According to Prime Minister’s Advisor on Commerce Abdual Razak Dawood, government has priortised diversification of both composition and destination of exports under “Make in Pakistan Policy,” including more value added items in the quantum of merchandise. For this purpose a comprehensive programme of expanding the domestic industrial base shall be implemented, when coronavirus pandemic subsides. Potential foreign markets shall be accessed including Central Asia, China, the Middle East and African region countries through bilateral trade agreements and strengthening trade linkages with both existing and new trading partners.
A cursory look at the policies of successive governments reveals that no attention had been given to diversification of exports’ composition and their markets. The nationalization policy of 1972 heralded an era of decline in industrialisation process under the private sector, leading to chronic stagnation in technology upgradation and pursuit of products innovations. The PML-N governments made claims of making foreign sector an engine of economic growth, first talking about making the country Asian Tiger and then boasting of turning it into world tiger. On the contrary, Prime Minister’s Programme 2010 and Vision 2025 were long on rhetoric and short in substance, devoid of clear parameters about industrial, agriculture and trade policies.
Corona virus pandemic dealt a big blow to global trade, impacting Pakistan’s exports of primary commodities and few value items. World Trade Organisation (WTO) brief data, released in a press release, predicts 12 to 32 percent decline in world’s trade in 2020. The recovery in 2021 will depend upon policy responses undertaken by the governments of developed and developing countries.
In Pakistan exports to GDP ratio is 10 percent and it is highly unlikely to substantially increase it, given the current situation of technological gap that exists in its manufacturing sector and that of other developing countries of the region. The exports destination is confined to 12 countries, including the United States, the UK, Germany and China. Out of total quantum of exports 40 percent is directed to European Union countries by virtue of preferential market access under Generalized Scheme of Preferences (GSP) plus. On the contrary, exports to China accounts for hardly 9 percent of country’s exports. Under FTA phase-1 Pakistan faced annually a trade deficit of $12 billion. The imbalance in bilateral trade will be partially offset with increase in exports by $1 billion under the terms of FTA phase-2. Main items of exports over the past five decades included textiles, surgical items, pharmaceuticals, cement, sugar, wheat rice, fruits, meat and fish preparations.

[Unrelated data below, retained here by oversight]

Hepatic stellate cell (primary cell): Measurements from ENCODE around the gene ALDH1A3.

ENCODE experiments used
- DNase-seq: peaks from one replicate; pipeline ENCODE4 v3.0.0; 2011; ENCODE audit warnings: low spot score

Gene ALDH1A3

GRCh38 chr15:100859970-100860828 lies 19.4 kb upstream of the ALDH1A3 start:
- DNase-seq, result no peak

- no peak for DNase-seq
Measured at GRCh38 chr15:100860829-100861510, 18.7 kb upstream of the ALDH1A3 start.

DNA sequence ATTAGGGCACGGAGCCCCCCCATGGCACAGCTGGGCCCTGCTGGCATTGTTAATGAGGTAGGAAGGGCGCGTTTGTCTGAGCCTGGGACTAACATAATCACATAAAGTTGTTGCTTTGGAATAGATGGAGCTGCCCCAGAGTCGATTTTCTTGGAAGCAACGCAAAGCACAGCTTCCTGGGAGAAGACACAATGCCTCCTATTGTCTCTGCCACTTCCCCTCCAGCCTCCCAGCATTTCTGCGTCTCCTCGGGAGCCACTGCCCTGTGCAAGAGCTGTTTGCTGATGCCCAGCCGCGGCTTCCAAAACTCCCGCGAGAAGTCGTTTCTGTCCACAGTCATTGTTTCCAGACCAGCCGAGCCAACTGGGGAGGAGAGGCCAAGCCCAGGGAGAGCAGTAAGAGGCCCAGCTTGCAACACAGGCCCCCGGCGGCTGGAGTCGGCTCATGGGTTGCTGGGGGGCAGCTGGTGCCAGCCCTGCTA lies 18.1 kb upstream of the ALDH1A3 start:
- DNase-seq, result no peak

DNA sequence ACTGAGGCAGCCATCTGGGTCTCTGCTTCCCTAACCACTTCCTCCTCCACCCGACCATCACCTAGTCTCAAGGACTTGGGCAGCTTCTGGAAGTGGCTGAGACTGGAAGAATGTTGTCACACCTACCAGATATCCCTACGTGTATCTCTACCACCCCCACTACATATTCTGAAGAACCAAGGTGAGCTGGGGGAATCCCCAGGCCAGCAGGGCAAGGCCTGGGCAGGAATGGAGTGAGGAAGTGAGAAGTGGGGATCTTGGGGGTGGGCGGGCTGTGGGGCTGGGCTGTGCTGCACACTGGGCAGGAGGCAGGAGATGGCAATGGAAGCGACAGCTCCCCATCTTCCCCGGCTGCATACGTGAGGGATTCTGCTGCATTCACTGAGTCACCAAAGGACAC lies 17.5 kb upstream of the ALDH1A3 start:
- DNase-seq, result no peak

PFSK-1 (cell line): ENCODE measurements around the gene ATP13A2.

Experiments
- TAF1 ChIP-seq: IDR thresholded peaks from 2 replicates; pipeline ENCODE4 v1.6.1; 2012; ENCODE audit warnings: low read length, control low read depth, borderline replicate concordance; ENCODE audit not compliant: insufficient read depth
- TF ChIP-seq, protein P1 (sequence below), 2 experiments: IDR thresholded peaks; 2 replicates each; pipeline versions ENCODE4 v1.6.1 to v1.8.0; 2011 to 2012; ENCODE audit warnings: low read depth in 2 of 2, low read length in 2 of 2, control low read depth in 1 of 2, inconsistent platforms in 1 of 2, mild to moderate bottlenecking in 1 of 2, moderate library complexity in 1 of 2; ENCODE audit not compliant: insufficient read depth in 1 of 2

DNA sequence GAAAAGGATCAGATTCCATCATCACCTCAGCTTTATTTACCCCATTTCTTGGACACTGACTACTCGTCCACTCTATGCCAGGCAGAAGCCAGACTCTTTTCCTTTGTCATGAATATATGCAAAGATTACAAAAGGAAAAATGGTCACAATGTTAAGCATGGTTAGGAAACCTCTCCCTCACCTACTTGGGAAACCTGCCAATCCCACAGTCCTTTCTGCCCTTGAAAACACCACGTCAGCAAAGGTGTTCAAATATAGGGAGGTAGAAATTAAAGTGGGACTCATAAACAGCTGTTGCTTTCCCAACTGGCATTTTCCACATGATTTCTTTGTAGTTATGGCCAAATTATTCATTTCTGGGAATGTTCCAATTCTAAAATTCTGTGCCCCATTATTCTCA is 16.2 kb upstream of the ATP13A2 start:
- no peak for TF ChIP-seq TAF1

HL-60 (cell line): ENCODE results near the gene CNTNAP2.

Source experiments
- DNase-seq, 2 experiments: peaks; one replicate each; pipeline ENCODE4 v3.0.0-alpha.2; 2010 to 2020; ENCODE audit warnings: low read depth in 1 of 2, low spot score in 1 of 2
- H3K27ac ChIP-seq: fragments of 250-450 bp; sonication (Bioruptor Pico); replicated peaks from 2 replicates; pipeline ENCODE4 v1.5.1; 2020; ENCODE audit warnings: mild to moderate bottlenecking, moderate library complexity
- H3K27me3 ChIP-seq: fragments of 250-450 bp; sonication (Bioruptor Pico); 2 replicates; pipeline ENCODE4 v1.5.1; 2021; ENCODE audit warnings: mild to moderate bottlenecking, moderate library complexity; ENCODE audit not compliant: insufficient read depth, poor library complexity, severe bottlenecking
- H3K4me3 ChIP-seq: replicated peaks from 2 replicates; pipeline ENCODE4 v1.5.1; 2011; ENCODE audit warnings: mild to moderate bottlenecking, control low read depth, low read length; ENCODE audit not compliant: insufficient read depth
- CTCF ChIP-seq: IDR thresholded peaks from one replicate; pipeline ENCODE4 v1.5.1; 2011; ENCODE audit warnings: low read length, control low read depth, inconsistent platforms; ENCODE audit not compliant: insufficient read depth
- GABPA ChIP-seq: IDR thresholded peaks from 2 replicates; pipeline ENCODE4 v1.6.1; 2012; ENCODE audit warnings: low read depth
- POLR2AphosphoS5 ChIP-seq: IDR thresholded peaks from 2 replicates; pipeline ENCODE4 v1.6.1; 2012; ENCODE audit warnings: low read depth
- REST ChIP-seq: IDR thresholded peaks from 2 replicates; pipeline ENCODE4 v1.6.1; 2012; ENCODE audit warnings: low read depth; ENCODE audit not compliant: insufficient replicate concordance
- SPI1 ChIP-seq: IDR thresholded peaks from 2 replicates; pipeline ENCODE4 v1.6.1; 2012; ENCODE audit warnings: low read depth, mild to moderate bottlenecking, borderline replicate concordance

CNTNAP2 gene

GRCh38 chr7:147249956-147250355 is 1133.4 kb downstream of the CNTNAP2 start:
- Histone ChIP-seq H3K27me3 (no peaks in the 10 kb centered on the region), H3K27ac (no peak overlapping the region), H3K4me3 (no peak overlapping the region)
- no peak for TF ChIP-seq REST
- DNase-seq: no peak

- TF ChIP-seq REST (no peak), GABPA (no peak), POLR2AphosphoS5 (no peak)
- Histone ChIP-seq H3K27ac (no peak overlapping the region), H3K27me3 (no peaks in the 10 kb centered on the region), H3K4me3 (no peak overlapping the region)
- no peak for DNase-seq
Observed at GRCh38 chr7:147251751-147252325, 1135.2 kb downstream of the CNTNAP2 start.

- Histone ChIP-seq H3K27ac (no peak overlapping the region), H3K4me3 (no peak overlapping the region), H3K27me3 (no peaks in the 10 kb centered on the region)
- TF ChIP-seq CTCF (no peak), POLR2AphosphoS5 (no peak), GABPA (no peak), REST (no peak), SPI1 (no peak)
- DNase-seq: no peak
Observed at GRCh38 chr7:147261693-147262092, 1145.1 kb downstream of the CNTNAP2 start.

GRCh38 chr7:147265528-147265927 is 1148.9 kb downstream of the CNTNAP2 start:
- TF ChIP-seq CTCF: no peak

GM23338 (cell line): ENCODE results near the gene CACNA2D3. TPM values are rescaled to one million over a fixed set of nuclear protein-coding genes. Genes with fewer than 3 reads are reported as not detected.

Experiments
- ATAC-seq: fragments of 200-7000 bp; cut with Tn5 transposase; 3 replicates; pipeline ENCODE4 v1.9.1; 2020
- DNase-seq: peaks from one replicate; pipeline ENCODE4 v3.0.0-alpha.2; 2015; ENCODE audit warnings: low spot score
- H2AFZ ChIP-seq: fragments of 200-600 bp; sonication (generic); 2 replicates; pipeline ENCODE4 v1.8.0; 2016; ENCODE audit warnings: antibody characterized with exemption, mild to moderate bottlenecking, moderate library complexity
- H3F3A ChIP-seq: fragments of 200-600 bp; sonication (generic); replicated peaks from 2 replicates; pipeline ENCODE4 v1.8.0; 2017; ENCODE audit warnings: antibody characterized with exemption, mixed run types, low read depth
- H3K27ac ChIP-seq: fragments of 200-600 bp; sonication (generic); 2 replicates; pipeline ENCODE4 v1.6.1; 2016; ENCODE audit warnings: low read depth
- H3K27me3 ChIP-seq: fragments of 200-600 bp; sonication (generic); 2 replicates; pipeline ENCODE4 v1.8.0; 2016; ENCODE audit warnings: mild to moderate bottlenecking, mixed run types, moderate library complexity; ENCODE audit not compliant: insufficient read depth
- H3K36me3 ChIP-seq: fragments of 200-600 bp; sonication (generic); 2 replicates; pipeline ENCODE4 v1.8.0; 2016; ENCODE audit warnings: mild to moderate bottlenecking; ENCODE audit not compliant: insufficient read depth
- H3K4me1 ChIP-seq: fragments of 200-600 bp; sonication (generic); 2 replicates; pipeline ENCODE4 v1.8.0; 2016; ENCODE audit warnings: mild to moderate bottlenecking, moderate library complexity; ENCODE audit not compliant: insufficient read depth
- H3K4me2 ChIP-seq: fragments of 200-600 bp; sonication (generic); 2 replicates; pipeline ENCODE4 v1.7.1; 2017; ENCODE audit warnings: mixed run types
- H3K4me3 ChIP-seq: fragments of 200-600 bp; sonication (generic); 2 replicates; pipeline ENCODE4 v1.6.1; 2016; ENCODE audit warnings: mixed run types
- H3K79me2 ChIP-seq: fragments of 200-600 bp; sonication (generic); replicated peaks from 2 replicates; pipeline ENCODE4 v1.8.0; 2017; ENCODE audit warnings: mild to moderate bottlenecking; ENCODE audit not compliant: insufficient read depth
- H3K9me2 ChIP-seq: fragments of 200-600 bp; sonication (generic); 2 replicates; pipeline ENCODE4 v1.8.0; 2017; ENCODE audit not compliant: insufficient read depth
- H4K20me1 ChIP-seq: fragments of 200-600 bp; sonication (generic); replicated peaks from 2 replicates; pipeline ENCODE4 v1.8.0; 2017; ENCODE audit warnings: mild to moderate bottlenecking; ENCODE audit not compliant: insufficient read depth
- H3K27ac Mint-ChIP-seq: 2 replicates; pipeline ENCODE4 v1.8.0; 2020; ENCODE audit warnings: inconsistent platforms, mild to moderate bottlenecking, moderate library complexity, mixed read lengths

Country’s exports went on the downward trajectory from 2013 to 2016, dropping from $25.1 billion to in 2013 to $20.5 billion. It registered a modest growth t of 5.1 percent in 2019 to reach $23.8 billion. The exports of value added items are not competitive in foreign markets, because of their low quality, high price and lack of product innovations. The tariff of energy inputs is not regionally competitive; large and medium scale manufacturing sector is stuck in second generation technology; majority of industries have R&D facilities; and neither government nor private sector has been keen to develop linkages between private sector industries and R&D organisation of the government. Moreover, Pakistan spends 0.42 percent of the GDP on research and development activities, being the lowest among the developing countries. It is beyond comprehension that dream of “Make in Pakistan Policy” will come true in the short term when coronavirus pandemic subsides.
Next phase of industrialisation in the country entirely depend on the fast track establishment of special economic zones for the relocation of Chinese industries, joint ventures in new industries between the local entrepreneurs and their Chinese partners, protecting the existing local industry, located outside these zones across the country, with induction fourth and fifth generation technology and running long term skill development programmes for the training of local manpower. The new phase of industrialisation will take off only when long term industrial policy is out, which has missed several deadlines so far.